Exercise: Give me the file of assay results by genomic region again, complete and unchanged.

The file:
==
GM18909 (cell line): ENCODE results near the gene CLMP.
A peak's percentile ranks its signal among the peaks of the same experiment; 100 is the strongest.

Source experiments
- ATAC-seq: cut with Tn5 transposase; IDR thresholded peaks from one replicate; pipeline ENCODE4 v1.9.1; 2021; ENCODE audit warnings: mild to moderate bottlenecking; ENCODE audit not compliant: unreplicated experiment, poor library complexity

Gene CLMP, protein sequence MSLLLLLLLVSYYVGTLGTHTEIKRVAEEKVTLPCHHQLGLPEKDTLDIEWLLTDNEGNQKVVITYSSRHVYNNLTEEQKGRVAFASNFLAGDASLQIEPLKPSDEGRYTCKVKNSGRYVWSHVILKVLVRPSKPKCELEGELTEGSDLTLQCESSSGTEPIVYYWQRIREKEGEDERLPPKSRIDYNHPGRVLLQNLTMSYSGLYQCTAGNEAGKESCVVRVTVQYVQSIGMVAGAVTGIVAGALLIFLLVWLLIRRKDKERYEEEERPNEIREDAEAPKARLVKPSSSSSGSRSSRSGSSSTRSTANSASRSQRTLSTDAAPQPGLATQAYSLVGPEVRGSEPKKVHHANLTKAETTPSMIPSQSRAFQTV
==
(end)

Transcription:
GM18909 (cell line): ENCODE results near the gene CLMP.
A peak's percentile ranks its signal among the peaks of the same experiment; 100 is the strongest.

Source experiments
- ATAC-seq: cut with Tn5 transposase; IDR thresholded peaks from one replicate; pipeline ENCODE4 v1.9.1; 2021; ENCODE audit warnings: mild to moderate bottlenecking; ENCODE audit not compliant: unreplicated experiment, poor library complexity

Gene CLMP, protein sequence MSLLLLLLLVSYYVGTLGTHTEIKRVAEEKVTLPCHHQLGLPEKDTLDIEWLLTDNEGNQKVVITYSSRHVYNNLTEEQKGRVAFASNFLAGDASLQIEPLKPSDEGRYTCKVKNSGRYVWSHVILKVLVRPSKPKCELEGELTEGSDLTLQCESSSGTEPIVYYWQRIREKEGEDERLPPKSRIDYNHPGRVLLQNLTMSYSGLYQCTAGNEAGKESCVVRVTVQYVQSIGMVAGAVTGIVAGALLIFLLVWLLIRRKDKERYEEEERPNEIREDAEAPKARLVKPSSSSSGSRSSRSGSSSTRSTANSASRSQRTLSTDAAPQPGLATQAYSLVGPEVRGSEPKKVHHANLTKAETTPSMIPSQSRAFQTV